What technology will bring virtual meetings to life?
Having virtual meeting rooms like Horizon Workrooms is just one piece of the puzzle when it comes to running VR meetings. We need tech tools to actually ‘transport’ the user into these spaces, and make them feel as if they are truly immersed in a space with others.
When you enter a virtual space, you become an VR avatar (a digital figure that looks like you). You are able to move, speak, and look up, down, to the right and to the left of the space surrounding you. To do this, you need to have tech that fits to your face and body.
There’s simply no escaping that the VR experience, for the foreseeable future, will require a VR headset. Thankfully, these have become more compact in recent years.
To use a program like Horizon Workrooms, attendees would need to wear a piece of technology like the Oculus Quest, the latest version of which is the Meta Quest 2. This includes the VR headset, which the viewer looks into and then attaches around their head.
The Meta Quest headset. Image via The VergeWhile wearing the VR headset, the user also has two touch controllers so that they can move around in the environment. You use these touch controllers to create a ‘virtual boundary’, so that you don’t move beyond a certain spot, stopping you from bumping into objects in real life.
Currently the Meta Quest is priced from £299, so it’s not exactly accessible for small businesses with many other overheads. But in time these tools are likely to become much more universal, which may impact prices or lead to more budget-friendly versions.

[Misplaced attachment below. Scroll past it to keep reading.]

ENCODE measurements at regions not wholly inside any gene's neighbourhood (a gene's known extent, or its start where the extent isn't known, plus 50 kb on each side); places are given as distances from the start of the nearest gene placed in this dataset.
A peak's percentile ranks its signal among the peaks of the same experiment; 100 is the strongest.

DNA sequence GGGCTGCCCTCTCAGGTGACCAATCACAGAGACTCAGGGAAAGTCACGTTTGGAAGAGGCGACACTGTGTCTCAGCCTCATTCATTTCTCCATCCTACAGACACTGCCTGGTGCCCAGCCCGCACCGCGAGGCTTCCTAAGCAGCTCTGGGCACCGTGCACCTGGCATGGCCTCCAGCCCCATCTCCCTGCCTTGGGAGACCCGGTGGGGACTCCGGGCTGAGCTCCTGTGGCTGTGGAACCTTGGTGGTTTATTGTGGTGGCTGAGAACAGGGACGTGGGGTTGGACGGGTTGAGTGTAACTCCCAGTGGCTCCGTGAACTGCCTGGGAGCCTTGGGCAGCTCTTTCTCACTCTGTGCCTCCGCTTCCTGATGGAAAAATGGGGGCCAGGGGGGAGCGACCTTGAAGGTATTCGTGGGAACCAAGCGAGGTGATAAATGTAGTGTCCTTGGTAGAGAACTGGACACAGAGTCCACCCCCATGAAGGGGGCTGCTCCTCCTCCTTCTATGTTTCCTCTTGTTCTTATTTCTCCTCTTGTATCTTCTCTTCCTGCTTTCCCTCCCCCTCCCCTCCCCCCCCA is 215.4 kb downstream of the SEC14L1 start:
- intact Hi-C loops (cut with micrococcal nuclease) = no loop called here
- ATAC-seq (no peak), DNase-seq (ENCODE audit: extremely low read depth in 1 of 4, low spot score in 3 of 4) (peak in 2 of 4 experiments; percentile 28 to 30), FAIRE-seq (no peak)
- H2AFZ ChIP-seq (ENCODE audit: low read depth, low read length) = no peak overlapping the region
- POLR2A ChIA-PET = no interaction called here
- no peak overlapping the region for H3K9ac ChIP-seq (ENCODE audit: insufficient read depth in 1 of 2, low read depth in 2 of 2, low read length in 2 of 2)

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What could be the benefits of VR business meetings?
When usage of these technologies and platforms becomes more widespread, what will businesses stand to gain by engaging with them? Will it only be used by big enterprises, or could they also make an impact for small to medium sized businesses?
We think that VR meetings, in conjunction with tools we’re already using like video conferencing and instant messaging, could take remote working to the next level. Let’s talk about the potential benefits of VR meetings for teams of all sizes.
Deeper connections and stronger engagement
A common criticism of remote working is that relationships built over Zoom can only be so effective. Whether this is true or not, VR meetings have the potential to provide a different solution – one that’s likely to be more popular with teams than a permanent return to the office.
Although it’s not quite the real thing, VR meetings allow us to inhabit space with our colleagues. When you’re participating in virtual business meetings, you don’t have the option of turning your microphone and camera off. Even though VR takes us physically closer to technology, it also removes many of the distractions of our devices.
The combination of being in the same ‘room’ as your colleagues and stepping away from your other technology can help build better relationships. You may be a thousand miles away from each other if you’re working with global teams, but if you’re connecting in the same VR environment, you are undeniably together.
Could virtual reality capabilities in the home office help teams connect? A still from Employment Hero’s ‘Future Workspace Project’, in collaboration with artist Benjamin Findlay.
Remote collaboration can be challenging. For similar reasons to why connections can be better forged in virtual reality, so too can team members better collaborate. Instead of seeing a 2D version of each other over video conferencing, the user can see their colleague in space.
They can use virtual employee collaboration tools like virtual whiteboards, shared documents and digital drawings, all in their own virtual meeting rooms. Ideas, especially creative or design centric ones, can be shared effectively.